The farmer, Aurelio, an engineer, explained and showed to the students the crops, vegetables and animals that the farm produces, including the part that qualifies as organic. He emphasized the constraints under which his farm operates, being in a natural park of the Region. He has to comply with many regulations that reduce his productivity, and therefore his revenues, while having to cope with the growing population of wild boars that destroy his crops. His produce is sold locally to clients who know and appreciate the quality. He underlined how his choices are driven by quality and prices rather than by quantity and yields. On the other hand, the location in a natural park offers his farm the opportunity to operate as an agro-tourism, with a number of activities aimed at tourists, thereby contributing to a large percentage of his yearly income.
The farm also hosts a cooperative of seven migrants, Barikama, who produce yogurt that they sell by bicycling to their clients’ homes. Thanks to the presence of the Barikama cooperative, the farm enlarged the organic vegetable garden and reach consumers in Rome.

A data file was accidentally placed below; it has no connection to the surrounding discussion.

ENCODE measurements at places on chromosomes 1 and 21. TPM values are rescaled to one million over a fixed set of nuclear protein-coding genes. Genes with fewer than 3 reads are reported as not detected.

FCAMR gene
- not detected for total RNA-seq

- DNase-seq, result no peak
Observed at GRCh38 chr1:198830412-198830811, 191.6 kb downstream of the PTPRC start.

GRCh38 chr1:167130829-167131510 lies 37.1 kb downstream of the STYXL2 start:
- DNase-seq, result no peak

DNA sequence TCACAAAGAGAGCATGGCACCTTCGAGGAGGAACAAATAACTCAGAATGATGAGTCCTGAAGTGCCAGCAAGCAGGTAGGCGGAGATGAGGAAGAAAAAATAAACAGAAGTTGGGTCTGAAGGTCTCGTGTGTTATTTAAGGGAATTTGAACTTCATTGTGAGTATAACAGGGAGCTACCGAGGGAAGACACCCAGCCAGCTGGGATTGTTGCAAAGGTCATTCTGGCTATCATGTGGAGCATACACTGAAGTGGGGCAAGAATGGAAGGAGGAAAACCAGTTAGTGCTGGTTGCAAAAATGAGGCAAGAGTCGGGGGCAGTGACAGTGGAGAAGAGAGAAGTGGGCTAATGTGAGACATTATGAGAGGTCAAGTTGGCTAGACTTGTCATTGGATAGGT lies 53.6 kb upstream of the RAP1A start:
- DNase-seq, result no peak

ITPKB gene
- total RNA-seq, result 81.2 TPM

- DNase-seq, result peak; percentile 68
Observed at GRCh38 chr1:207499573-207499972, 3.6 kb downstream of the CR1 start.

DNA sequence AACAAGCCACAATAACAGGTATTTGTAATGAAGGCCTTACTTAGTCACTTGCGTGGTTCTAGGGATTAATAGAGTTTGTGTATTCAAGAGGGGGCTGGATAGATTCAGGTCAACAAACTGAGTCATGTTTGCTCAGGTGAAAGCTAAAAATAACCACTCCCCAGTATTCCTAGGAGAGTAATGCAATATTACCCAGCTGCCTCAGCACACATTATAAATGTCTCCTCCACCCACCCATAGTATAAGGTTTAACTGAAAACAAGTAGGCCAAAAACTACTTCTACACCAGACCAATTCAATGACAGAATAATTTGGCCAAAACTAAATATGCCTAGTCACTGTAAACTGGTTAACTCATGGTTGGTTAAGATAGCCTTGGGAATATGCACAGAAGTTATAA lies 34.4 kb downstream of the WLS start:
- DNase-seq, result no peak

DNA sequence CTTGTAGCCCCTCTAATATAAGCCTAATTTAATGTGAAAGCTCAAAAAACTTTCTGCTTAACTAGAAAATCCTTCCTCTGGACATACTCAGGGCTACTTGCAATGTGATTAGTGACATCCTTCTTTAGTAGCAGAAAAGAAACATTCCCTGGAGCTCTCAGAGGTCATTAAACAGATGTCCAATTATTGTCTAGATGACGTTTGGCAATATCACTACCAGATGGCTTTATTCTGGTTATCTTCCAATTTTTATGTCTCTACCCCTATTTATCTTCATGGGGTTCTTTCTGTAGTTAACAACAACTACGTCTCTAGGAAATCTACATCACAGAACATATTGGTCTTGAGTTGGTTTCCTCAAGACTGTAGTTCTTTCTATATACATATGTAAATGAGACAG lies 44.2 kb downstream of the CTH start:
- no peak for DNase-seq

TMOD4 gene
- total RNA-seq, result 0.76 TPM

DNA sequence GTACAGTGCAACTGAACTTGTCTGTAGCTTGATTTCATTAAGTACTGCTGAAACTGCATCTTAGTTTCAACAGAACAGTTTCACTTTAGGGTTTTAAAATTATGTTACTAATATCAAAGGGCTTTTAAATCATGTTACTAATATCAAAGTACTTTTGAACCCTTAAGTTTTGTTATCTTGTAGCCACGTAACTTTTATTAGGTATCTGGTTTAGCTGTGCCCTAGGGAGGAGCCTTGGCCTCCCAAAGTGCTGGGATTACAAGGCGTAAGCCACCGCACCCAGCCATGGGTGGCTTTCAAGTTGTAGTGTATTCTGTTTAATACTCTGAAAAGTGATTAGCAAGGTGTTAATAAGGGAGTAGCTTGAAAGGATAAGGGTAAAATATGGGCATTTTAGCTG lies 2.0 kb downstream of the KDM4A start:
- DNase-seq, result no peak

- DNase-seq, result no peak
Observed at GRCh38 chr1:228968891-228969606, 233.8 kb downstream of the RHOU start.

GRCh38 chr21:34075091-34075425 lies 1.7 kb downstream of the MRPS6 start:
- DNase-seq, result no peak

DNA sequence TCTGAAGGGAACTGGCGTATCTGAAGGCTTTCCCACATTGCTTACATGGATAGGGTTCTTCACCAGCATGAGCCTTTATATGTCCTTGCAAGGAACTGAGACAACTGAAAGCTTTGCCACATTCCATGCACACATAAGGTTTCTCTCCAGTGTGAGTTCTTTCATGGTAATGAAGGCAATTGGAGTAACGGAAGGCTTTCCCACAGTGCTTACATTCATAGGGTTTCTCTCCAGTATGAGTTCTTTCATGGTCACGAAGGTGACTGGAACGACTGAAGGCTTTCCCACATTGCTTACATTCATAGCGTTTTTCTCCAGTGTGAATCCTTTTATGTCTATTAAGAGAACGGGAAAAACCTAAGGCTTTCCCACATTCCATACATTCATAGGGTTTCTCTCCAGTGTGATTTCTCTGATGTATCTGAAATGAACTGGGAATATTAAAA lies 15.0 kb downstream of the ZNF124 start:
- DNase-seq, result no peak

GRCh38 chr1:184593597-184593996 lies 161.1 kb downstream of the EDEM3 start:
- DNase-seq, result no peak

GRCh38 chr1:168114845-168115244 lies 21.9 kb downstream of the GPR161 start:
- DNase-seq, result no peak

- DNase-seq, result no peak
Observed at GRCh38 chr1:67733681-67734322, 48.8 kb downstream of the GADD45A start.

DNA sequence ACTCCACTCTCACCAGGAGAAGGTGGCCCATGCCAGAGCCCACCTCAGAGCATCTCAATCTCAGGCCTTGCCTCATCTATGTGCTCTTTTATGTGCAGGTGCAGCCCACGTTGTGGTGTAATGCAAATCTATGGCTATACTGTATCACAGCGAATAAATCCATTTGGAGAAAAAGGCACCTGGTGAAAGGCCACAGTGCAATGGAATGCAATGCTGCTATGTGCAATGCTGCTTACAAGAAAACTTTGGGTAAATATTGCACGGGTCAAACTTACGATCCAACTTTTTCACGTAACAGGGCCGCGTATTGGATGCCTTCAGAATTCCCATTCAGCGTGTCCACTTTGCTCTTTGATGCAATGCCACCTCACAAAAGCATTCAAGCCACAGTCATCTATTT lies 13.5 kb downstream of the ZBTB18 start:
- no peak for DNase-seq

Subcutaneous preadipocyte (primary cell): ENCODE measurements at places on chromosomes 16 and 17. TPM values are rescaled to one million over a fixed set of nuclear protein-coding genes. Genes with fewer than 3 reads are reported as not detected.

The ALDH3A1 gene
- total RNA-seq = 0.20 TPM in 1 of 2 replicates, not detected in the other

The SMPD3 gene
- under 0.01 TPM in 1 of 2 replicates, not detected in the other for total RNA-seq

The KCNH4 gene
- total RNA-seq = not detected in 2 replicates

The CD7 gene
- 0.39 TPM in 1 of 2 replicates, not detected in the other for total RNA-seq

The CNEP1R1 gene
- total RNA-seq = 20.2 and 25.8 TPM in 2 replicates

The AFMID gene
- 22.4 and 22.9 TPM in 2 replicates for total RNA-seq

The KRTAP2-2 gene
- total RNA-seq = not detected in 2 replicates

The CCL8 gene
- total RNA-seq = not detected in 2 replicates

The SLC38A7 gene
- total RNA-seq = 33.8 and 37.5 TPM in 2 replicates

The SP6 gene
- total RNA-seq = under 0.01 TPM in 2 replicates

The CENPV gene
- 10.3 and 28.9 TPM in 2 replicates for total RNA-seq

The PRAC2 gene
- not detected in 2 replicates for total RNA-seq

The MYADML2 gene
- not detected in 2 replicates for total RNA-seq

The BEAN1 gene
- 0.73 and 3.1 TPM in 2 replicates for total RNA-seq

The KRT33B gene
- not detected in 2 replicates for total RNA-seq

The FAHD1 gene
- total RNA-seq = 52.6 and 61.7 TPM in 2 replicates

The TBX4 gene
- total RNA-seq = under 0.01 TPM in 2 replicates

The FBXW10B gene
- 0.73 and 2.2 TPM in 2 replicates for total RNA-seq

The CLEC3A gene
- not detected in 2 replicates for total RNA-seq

As a participant in a European Commission meeting he stated and posed the question: “I am happy that the activities of my farm maintain the environment and the biodiversity of the area, but should I be the only one to bear the costs of such maintenance?” This led to a reflection on private and public goods and on the role of the public and private sectors in fostering and managing sustainable food systems. For the students, Aurelio represents the ‘innovative farmers’ coming up in Italy and in Europe that wish to re-establish a new relationship between farming, nature and social goals. He demonstrated how these innovative ‘rural entrepreneurs’ face the hardships and risks involved in farming on a multifunctional farm, and the management skills they require in order to deal with the regional government authorities, the organic accrediting agencies and the European Union regulations and subsidies.